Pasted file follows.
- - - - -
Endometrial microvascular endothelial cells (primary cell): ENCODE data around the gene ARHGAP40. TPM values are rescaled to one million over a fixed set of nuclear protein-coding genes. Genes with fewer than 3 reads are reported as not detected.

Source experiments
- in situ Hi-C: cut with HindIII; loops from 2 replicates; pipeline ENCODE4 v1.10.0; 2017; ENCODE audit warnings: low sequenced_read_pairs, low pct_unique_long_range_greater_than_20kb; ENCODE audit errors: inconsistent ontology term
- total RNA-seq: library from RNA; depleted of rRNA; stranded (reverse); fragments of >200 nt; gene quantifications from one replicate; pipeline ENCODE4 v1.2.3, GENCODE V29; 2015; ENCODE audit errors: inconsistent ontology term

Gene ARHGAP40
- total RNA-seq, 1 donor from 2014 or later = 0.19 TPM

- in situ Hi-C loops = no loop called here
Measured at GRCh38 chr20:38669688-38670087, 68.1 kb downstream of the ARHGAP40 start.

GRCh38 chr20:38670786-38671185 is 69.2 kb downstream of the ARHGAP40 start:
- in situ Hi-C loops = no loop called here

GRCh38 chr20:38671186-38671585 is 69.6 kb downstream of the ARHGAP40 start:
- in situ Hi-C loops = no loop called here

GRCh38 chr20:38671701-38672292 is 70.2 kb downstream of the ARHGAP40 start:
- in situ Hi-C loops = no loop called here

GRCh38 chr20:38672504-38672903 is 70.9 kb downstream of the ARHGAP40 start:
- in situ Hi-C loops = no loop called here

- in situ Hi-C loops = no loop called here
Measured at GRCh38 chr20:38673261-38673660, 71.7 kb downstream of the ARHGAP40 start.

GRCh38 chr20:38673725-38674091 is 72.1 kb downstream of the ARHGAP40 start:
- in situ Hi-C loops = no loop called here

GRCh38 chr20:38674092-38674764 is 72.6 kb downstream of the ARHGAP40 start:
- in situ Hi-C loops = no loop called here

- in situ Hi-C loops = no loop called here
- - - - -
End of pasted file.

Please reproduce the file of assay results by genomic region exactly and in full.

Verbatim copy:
Endometrial microvascular endothelial cells (primary cell): ENCODE data around the gene ARHGAP40. TPM values are rescaled to one million over a fixed set of nuclear protein-coding genes. Genes with fewer than 3 reads are reported as not detected.

Source experiments
- in situ Hi-C: cut with HindIII; loops from 2 replicates; pipeline ENCODE4 v1.10.0; 2017; ENCODE audit warnings: low sequenced_read_pairs, low pct_unique_long_range_greater_than_20kb; ENCODE audit errors: inconsistent ontology term
- total RNA-seq: library from RNA; depleted of rRNA; stranded (reverse); fragments of >200 nt; gene quantifications from one replicate; pipeline ENCODE4 v1.2.3, GENCODE V29; 2015; ENCODE audit errors: inconsistent ontology term

Gene ARHGAP40
- total RNA-seq, 1 donor from 2014 or later = 0.19 TPM

- in situ Hi-C loops = no loop called here
Measured at GRCh38 chr20:38669688-38670087, 68.1 kb downstream of the ARHGAP40 start.

GRCh38 chr20:38670786-38671185 is 69.2 kb downstream of the ARHGAP40 start:
- in situ Hi-C loops = no loop called here

GRCh38 chr20:38671186-38671585 is 69.6 kb downstream of the ARHGAP40 start:
- in situ Hi-C loops = no loop called here

GRCh38 chr20:38671701-38672292 is 70.2 kb downstream of the ARHGAP40 start:
- in situ Hi-C loops = no loop called here

GRCh38 chr20:38672504-38672903 is 70.9 kb downstream of the ARHGAP40 start:
- in situ Hi-C loops = no loop called here

- in situ Hi-C loops = no loop called here
Measured at GRCh38 chr20:38673261-38673660, 71.7 kb downstream of the ARHGAP40 start.

GRCh38 chr20:38673725-38674091 is 72.1 kb downstream of the ARHGAP40 start:
- in situ Hi-C loops = no loop called here

GRCh38 chr20:38674092-38674764 is 72.6 kb downstream of the ARHGAP40 start:
- in situ Hi-C loops = no loop called here

- in situ Hi-C loops = no loop called here